Pros and Cons of Job Hopping
|Find a better cultural fit||Can be flagged as “job hopper” by recruiter, flight risk by management|
|Diversify your design experience||You want to enter an industry/company that values long job tenures|
|Add more projects to your portfolio||Potentially lose out on bonuses/retirement incentives if leaving too early|
|Higher Salary by switching jobs vs waiting for a promotion||Potentially lose out on stock options / exit, especially at a promising startup|
Notice that the most of the good reasons for switching jobs centers around growth of some short. Personal growth and financial growth are hugely important, especially for those early in their careers.
Conversely, most of the cons on switching jobs deals with other people’s perceptions and potentially losing out on financial incentives.
So here’s a quick heuristic: if the benefits of personal growth heavily outweigh the cost of switching jobs, don’t hesitate to move on.
Oh wait, but you still might get grilled on your job history in an interview. Let’s dig into that.
How to Handle Short Job Tenure(s)
As I mentioned earlier, the stigma behind a short job tenure is an issue of perception. Thus we can handle perception with a few strategies:
There are countless ways to position yourself, but the main strategy is to focus on the experience you bring to the table, and offer a solid explanation as to why the company you’re interviewing for interests you.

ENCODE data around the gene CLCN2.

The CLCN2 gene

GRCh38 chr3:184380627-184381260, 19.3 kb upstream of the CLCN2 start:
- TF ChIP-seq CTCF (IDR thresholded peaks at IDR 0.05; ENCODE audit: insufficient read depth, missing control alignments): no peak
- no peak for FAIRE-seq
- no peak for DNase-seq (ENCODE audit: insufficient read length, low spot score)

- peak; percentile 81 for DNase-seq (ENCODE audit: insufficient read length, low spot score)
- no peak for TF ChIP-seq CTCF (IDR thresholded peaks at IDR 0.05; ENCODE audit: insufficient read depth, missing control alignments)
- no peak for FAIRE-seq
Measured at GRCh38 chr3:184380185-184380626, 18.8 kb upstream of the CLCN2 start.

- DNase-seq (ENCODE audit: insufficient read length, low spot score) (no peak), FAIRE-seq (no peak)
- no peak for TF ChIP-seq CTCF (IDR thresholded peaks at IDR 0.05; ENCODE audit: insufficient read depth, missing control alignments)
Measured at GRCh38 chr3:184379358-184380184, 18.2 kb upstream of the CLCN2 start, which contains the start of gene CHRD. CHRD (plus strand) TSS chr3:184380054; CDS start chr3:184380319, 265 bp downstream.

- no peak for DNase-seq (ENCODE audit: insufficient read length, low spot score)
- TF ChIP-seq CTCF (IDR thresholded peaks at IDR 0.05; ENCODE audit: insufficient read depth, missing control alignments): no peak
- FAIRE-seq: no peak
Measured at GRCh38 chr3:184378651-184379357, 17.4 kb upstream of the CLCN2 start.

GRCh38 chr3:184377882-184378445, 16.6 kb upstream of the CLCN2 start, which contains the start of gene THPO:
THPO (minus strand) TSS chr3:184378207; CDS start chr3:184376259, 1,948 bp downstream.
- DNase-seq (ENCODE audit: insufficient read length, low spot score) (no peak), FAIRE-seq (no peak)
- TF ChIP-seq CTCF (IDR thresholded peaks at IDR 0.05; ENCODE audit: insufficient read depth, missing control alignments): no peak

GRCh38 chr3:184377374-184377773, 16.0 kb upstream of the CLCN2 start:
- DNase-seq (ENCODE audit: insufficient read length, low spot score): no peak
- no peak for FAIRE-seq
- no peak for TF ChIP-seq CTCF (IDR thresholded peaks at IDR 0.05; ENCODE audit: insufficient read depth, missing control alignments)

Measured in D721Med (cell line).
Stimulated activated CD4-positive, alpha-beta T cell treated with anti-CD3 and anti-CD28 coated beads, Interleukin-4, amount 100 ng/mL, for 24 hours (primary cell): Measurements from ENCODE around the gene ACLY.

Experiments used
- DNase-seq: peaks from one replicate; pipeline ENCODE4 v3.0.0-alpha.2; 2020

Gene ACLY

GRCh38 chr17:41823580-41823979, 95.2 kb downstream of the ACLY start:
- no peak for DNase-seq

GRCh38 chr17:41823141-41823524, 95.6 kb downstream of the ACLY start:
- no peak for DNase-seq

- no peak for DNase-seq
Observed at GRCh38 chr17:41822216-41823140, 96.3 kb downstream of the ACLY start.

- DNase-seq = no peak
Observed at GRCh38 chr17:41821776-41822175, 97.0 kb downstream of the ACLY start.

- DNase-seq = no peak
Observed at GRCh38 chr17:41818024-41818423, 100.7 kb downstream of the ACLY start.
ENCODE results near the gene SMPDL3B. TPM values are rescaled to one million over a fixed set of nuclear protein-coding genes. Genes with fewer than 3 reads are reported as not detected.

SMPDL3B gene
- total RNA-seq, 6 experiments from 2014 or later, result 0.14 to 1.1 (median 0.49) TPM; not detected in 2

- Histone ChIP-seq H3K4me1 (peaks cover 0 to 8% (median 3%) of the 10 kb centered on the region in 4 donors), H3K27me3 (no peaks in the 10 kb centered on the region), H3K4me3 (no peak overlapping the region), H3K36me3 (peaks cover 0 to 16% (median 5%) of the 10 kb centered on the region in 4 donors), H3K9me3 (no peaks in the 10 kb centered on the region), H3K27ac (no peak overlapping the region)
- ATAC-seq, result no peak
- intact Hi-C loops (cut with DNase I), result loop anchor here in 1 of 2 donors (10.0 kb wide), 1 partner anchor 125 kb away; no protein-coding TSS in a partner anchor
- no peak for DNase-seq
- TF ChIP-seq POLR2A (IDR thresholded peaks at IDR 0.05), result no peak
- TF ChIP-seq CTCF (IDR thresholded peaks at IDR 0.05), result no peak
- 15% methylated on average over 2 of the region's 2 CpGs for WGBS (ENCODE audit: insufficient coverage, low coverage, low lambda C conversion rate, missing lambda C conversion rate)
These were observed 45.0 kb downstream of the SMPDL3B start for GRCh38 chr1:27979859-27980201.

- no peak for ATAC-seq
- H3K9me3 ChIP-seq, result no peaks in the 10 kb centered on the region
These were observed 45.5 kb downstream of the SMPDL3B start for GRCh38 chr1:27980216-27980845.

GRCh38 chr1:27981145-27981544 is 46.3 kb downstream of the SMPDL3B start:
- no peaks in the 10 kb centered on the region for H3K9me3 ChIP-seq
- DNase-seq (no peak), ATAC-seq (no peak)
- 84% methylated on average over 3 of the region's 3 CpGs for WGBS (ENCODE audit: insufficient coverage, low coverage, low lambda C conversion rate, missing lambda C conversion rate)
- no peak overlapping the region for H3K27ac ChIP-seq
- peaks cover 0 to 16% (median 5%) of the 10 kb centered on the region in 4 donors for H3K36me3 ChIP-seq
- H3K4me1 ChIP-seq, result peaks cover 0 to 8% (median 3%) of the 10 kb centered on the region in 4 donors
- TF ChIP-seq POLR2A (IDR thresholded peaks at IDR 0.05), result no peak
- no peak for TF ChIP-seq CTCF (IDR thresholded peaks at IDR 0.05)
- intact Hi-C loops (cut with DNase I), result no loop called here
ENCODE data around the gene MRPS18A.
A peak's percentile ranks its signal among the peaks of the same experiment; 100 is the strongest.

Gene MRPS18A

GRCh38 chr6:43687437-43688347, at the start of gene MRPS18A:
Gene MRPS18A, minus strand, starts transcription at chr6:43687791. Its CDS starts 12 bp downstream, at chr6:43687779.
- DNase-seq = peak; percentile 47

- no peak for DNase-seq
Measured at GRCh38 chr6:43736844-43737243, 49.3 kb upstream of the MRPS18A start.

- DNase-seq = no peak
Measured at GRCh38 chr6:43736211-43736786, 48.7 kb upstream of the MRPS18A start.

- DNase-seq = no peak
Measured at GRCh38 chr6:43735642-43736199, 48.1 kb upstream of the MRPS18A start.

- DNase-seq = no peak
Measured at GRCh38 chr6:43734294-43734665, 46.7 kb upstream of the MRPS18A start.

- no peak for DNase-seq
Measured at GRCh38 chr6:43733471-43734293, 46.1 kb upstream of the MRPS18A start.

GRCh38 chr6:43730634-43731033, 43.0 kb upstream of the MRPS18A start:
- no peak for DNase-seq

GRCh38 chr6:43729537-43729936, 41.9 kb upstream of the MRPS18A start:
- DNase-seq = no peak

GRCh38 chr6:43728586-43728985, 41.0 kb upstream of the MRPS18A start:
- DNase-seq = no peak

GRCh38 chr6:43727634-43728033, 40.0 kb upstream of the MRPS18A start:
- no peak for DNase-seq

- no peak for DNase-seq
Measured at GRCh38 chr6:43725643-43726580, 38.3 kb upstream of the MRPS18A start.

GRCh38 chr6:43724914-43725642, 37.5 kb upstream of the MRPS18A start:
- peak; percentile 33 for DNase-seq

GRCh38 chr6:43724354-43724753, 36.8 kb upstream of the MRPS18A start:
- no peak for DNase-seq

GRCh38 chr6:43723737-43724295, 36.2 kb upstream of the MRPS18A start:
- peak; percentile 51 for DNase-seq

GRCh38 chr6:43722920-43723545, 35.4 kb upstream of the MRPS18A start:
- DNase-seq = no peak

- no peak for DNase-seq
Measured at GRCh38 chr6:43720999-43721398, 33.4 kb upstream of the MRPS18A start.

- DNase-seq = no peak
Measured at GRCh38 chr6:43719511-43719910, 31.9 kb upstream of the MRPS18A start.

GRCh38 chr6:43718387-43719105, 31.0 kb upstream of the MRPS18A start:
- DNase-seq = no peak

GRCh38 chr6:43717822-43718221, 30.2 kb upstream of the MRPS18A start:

If asked about job tenures or why you’re switching jobs, the best answers center around personal growth. Some examples:
Affinity for a certain industry
“I’m a huge gamer and working as a UX designer in this industry would be the perfect intersection of my skills and interests”
Desire to work in a new work environment
“I’ve worked in-house and at a startup before – and had a great experience – but I’m looking for the variety and intensity of working at an agency”
For more on this topic, read How to evaluate UX jobs at Agencies vs Startups vs Big Companies
Interest in a specific types of projects
“At my last job, I designed a lot of responsive websites, and I particularly enjoyed designing for the mobile viewport. This job would allow me more opportunity to work on mobile apps, which I’m very passionate about”
Desire for a certain team structure
“I’ve typically worked in small teams or as a solo UX Designer, so I’m excited that your company has an entire team of interaction designers, UX researchers, and beyond.”
There are also many bad explanations. In general, avoid anything that comes off as a complaint about previous employers, such as…
- Bad-mouthing your superiors or co-workers
- Talking about Interpersonal issues